HARDWOOD SPECIES GUIDE

 

 European Oak

Iroko

Sapele

Idigbo

Douglas Fir

 

Idigbo

This is a light coloured hardwood ranging yellow to light brown, perfect to accept most stain colours. The graining is fairly regular and the timber accepts most treatments well. This is a soft to medium hardwood, moderately durable, with a typical density of 560kg/m when kiln dried. Idigbo seasons well, with little distortion and splitting, and shrinkage is small.

This is an excellent for a lighter coloured finish without the expense of Oak.

Sapele

This is a mahogany hardwood which is usually deep reddish brown. Sapele is characterised by a marked and regular stripe, particularly pronounced on quarter-sawn surfaces. Occasionally mottle figure is present, It is fairly close textured, and the grain is interlocked. Its density is about 640 kg/m when kiln dried. Sapele will take most stains and polishes well. It is a good hardwearing hardwood and is fairly oily which makes it very good for external joinery. Most hardwood joinery we make is made in this species.

Douglas Fir

The timber colour is usually light reddish-brown in colour. The abrupt change and contrast in colour between early-wood and late-wood bands, produce an attractive grain effect. The average density of dried timber is about 530 kg/m Compared with European redwood, it is some 60 per cent stiffer, 40 per cent harder and more resistant to suddenly applied loads, and 30 per cent stronger in bending and in compression along the grain. The timber is durable and will accept most treatments well. Douglas Fir will give a nice light finish with stain and unlike most hardwoods will also paint well.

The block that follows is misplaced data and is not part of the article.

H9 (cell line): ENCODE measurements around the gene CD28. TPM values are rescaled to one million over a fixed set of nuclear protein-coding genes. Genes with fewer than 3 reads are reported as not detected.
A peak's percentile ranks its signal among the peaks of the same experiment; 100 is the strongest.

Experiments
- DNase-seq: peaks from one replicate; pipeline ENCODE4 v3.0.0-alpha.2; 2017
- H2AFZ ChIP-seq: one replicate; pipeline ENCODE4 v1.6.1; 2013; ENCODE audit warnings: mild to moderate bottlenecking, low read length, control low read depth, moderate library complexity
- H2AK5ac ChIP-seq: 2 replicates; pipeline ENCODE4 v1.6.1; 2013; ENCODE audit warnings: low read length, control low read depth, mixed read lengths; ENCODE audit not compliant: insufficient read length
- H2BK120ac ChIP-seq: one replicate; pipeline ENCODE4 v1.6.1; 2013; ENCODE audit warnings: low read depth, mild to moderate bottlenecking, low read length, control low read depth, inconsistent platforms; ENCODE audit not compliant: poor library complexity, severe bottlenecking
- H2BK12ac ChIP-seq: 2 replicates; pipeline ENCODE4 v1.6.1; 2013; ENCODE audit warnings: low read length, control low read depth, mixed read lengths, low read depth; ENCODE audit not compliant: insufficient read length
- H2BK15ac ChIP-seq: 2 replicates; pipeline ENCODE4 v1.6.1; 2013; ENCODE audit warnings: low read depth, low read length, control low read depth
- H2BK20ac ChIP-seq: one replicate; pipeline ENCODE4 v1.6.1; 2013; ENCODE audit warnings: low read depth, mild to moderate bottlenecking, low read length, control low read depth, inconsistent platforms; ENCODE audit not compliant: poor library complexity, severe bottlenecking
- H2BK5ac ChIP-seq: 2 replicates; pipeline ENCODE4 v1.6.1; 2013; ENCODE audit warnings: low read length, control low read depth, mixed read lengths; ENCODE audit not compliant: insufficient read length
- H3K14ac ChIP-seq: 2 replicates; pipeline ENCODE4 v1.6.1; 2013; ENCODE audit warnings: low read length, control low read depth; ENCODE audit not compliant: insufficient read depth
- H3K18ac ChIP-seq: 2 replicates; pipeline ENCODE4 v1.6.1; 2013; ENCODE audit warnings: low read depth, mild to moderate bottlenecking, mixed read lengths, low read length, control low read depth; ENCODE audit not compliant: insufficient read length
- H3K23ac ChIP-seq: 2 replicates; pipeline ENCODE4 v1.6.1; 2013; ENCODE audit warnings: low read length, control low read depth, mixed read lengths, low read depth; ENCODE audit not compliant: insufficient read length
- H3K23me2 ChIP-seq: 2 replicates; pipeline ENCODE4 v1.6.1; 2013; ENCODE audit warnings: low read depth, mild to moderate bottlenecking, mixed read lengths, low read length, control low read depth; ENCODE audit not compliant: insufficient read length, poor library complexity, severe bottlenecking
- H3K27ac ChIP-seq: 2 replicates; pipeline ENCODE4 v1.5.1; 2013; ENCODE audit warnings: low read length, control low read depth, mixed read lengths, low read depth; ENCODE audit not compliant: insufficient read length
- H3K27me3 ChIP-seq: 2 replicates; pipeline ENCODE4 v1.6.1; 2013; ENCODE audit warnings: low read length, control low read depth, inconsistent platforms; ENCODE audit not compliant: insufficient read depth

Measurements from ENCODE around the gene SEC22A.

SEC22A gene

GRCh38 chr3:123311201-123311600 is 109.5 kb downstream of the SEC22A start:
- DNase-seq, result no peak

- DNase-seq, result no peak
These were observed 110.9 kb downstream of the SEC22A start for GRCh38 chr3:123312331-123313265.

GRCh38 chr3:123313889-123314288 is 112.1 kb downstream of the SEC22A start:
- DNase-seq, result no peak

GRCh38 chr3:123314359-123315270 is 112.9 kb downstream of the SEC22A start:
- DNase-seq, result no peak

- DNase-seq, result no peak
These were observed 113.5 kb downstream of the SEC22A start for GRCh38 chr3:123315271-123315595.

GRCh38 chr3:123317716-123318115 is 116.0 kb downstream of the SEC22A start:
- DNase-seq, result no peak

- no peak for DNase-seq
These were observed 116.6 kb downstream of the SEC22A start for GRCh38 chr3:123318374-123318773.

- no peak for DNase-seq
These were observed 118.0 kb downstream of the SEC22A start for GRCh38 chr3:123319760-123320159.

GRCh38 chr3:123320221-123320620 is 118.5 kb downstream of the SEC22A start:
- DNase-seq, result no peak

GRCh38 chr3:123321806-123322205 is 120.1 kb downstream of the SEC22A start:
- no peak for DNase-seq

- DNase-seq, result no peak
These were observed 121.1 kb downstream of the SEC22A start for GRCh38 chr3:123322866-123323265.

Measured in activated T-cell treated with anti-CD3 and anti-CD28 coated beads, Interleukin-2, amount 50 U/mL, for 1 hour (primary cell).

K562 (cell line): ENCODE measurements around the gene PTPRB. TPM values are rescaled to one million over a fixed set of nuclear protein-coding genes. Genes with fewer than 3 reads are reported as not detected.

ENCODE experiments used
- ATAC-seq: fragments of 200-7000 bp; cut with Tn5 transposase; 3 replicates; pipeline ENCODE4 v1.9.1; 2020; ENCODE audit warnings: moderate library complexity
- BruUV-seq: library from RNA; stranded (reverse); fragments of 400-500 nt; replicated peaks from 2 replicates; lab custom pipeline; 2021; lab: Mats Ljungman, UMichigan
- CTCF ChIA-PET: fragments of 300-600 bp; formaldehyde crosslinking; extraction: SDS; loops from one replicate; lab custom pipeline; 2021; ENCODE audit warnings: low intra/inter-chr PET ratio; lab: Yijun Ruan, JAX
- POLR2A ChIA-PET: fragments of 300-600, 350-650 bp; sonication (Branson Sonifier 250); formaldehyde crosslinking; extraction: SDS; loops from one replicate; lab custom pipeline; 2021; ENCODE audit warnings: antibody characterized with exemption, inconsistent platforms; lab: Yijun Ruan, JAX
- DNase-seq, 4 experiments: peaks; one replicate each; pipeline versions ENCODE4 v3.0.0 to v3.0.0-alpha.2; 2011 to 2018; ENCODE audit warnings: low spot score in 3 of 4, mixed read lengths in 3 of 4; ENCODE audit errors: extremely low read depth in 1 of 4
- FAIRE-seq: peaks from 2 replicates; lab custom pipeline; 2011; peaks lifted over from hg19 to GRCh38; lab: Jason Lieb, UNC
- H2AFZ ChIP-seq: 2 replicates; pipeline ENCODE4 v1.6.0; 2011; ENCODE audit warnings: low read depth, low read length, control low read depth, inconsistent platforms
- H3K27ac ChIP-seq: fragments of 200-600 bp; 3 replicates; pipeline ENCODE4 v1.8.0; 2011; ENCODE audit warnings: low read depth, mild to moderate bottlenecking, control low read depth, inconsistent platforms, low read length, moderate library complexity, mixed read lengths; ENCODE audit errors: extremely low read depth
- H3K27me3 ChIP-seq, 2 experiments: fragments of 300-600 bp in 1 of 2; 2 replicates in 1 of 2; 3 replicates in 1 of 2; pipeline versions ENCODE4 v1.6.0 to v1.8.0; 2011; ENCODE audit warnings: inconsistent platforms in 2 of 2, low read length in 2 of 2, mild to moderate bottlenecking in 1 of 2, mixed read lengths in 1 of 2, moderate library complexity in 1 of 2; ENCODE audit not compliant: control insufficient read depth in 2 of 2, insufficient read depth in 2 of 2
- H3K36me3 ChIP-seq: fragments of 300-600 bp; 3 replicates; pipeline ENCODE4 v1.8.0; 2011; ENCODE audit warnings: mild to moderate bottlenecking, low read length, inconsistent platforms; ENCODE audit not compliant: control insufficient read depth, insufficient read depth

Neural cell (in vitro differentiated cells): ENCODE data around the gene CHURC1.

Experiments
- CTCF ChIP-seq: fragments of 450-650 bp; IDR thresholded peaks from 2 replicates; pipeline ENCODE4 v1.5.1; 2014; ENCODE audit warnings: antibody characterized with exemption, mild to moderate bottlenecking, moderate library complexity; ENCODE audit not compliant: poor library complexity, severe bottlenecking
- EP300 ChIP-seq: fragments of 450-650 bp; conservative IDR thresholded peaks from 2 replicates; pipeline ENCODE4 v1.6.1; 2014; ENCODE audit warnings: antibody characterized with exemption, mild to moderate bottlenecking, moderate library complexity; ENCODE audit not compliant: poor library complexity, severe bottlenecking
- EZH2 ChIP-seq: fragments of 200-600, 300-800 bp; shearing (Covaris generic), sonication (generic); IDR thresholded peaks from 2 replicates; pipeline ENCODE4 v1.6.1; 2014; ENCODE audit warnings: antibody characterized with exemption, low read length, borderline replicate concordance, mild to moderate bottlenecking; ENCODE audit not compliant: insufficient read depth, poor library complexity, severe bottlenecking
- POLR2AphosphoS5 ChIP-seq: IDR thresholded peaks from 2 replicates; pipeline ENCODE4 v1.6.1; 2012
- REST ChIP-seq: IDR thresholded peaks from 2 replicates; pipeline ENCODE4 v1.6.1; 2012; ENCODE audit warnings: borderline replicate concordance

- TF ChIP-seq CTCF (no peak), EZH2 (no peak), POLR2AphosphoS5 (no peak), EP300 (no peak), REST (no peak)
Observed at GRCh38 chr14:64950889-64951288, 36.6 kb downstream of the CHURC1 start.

Iroko

Irokos colour is usually golden-brown, but as pictured to the left can vary quite dramatically. Most is like the bottom shade of the picture. The grain is usually interlocked and the texture is rather coarse but even, and the wood weighs on average 660 kg/m when dried. This timber is very durable and is quite oily. This makes it superb for all exterior joinery. With its oily properties, generally the timber will only accept stains, but can be painted with specialist primers. When selecting the timbers during manufacture we would try to minimise colour variance, but there will undoubtedly be some.  

European Oak

Oak is normally an attractive light brown colour and is a fairly constant shade. The graining is usually regular and quite distinctive. The density is usually 720kg/m when kiln dried. The timber is very durable, distinctive and will accept stains and oils very well.

All hardwoods will have some colour variance. When we manufacture in hardwood, we try to keep this variance to a minimum, but it cannot be eradicated totally. The most noticeable variance is with Iroko as pictured above, but we would try to match this up as much as possible during manufacture.

Should you wish to paint your hardwood window, you will need to use specialist primers (with the exception of Douglas Fir). We recommend and stock Zinsser primers for this.

Click here to download our PDF window guide that contains all the information on our made to measure windows from these pages.